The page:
Author: Liudvika Leišytė
Publisher: Routledge
ISBN: 1317437357
Size: 23.60 MB
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Organizing Academic Work in Higher Education explores how managers influence teaching, learning and academic identities and how new initiatives in teaching and learning change the organizational structure of universities. By building on organizational studies and higher education studies literatures, Organizing Academic Work in Higher Education offers a unique perspective, presenting empirical evidence from different parts of the world. This edited collection provides a conceptual frame of organizational change in universities in the context of New Public Management reforms and links it to the core activities of teaching and learning. Split into four main sections: University from the organizational perspective, Organizing teaching, Organizing learning and Organizing identities, this book uses a strong international perspective to provide insights from three continents regarding the major differences in the relationships between the university as an organization and academics. It contains highly pertinent, scientifically driven case studies on the role and boundaries of managerial behaviour in universities. It supplies evidence-based knowledge on the effectiveness of management behaviour and tools to university managers and higher education policy-makers worldwide. Academics who aspire to institutionalize their successful academic practices in certain university structures will find this book of particular value. Organizing Academic Work in Higher Education will be a vital companion for academic interest in higher education management, transformation of universities, teaching, learning, academic work and identities. Bringing together the study of the organizational transformation in higher education with the study of teaching, learning and academic identity, Organizing Academic Work in Higher Education presents a unique cross-national and cross-regional comparative perspective.

Handbook Of Research On Transnational Higher Education

Author: Mukerji, Siran
Publisher: IGI Global
ISBN: 1466644591
Size: 75.14 MB
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The integration of new technology and global collaboration has undoubtedly transformed learning in higher education from the traditional classroom setting into a domain of support services, academic programs, and educational products which are made available to learners. The Handbook of Research on Transnational Higher Education is a unique compilation of the most recent research done by higher education professionals in the areas of policy, governance, technology, marketing, and leadership development. This publication succeeds in highlighting the most important strategies and policies for professionals, policymakers, administrators, and researchers interested in higher education management.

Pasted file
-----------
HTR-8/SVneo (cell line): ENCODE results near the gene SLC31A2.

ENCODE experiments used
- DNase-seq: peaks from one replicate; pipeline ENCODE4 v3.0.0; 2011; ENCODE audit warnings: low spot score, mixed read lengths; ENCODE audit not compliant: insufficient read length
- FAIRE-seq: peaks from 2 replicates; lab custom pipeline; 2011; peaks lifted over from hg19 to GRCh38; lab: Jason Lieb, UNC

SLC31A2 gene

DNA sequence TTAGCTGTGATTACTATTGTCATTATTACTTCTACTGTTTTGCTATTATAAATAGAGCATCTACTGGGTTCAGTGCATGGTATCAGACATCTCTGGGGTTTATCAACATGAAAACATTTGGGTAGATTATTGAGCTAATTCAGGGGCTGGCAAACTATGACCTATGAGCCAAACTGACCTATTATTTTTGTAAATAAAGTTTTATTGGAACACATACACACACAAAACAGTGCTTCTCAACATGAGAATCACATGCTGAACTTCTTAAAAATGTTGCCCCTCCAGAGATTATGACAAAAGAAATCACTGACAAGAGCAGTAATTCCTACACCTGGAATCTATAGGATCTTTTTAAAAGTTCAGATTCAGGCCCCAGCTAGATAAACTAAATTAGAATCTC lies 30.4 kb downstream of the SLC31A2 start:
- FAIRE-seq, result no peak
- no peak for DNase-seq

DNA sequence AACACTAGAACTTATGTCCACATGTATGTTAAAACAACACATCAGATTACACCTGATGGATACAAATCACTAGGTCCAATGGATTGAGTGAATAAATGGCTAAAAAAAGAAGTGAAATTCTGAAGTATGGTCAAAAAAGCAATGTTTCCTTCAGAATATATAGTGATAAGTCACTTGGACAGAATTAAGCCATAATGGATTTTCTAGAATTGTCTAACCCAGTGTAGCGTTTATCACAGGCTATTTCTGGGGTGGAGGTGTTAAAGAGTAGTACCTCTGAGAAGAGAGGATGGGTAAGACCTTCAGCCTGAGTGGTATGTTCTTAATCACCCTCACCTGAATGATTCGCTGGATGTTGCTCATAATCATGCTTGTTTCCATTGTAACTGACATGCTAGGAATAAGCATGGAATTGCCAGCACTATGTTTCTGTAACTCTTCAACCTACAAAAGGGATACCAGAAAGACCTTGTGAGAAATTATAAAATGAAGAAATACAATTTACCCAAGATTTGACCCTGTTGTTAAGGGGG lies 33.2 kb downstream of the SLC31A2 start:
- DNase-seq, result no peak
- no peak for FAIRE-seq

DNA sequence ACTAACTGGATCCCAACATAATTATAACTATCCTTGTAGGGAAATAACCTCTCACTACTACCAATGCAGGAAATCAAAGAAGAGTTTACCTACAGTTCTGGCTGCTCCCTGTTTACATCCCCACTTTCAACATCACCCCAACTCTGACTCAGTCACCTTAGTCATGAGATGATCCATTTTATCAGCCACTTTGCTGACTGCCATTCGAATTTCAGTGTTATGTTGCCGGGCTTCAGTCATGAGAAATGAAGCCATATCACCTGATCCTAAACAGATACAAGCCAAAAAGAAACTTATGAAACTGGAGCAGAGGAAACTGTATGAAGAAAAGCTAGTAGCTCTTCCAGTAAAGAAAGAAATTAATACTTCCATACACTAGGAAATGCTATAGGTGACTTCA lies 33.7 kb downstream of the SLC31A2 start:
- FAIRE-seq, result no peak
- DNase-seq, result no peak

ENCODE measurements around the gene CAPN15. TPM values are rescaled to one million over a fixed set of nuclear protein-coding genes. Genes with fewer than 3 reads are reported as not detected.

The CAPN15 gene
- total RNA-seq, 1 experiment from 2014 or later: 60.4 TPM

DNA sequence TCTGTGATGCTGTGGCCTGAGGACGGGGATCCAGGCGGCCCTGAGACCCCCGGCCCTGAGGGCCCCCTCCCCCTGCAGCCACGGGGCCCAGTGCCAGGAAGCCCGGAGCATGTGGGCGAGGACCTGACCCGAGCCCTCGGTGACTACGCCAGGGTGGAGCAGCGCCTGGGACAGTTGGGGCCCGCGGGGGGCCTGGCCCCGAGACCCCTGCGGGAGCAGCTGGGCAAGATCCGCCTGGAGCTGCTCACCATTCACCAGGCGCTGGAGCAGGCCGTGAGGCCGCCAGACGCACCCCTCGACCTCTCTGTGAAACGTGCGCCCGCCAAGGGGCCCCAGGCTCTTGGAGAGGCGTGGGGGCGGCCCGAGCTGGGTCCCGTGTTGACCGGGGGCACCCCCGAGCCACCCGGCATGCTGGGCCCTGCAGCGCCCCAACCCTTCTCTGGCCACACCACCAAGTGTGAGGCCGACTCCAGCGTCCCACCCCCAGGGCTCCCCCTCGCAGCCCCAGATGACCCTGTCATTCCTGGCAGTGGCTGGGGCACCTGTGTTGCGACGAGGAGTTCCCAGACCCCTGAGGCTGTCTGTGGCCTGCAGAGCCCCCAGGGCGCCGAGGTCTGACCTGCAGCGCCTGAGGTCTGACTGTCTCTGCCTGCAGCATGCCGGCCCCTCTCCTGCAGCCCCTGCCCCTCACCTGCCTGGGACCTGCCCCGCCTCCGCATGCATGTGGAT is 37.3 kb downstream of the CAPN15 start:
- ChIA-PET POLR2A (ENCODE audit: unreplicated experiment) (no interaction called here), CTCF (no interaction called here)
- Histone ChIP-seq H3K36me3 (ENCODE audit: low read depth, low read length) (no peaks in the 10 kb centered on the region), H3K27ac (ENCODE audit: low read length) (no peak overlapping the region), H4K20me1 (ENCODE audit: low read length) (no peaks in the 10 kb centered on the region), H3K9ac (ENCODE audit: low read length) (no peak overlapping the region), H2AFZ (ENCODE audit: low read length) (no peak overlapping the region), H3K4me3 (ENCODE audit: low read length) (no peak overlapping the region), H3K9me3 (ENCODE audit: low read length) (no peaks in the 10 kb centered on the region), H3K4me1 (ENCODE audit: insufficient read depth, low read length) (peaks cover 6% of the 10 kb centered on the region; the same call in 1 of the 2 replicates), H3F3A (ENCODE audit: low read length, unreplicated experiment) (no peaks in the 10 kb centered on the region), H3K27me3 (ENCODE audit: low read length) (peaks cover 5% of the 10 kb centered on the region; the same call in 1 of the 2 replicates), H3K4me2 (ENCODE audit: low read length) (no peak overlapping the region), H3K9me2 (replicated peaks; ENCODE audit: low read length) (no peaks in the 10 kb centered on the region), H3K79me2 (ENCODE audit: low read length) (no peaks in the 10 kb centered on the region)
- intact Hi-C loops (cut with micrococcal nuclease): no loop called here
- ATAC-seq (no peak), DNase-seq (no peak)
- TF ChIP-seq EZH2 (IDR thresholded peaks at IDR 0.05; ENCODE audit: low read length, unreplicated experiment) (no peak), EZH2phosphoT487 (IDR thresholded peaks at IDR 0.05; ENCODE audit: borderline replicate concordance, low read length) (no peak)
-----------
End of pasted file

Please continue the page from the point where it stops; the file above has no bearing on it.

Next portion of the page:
Higher Education Transitions

Author: Eva Kyndt
Publisher: Routledge
ISBN: 1317207726
Size: 17.22 MB
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In the current era where lifelong learning is brought to the fore, higher education can no longer be regarded as an isolated trajectory within one’s educational career as many students face substantial challenges in crafting their professional future. More specifically, the transition from school to higher education and continuing to the labour market are often a difficult hurdles for many students. Almost half of students do not succeed in the first year and often withdraw from education, students are faced with a variety of contexts and may choose to study in a different (international) context, and they are then confronted with structural barriers in finding a (high-quality) job, as evidenced by increasing levels of youth unemployment and underemployment. Higher Education Transitions aims to deepen our understanding of the transitions taking place when students enter, progress and leave higher education to enter the labour market. Drawing on an international team of contributors, this guide includes three conceptual and fifteen empirical studies which include a range of quantitative, qualitative, cross-sectional and longitudinal studies. Divided into three sections to reflect each important transition phase, topics include: transitions from secondary to higher education; transitions within higher education; transitions from higher education to the labour market.? By considering transitions across different phases as a broad and interrelated process, this guide will be essential reading for higher education researchers, policy stakeholders and all those interested in the transitions into higher education and the labour market.

Aspiring Adults Adrift

Author: Richard Arum
Publisher: University of Chicago Press
ISBN: 022619714X
Size: 27.33 MB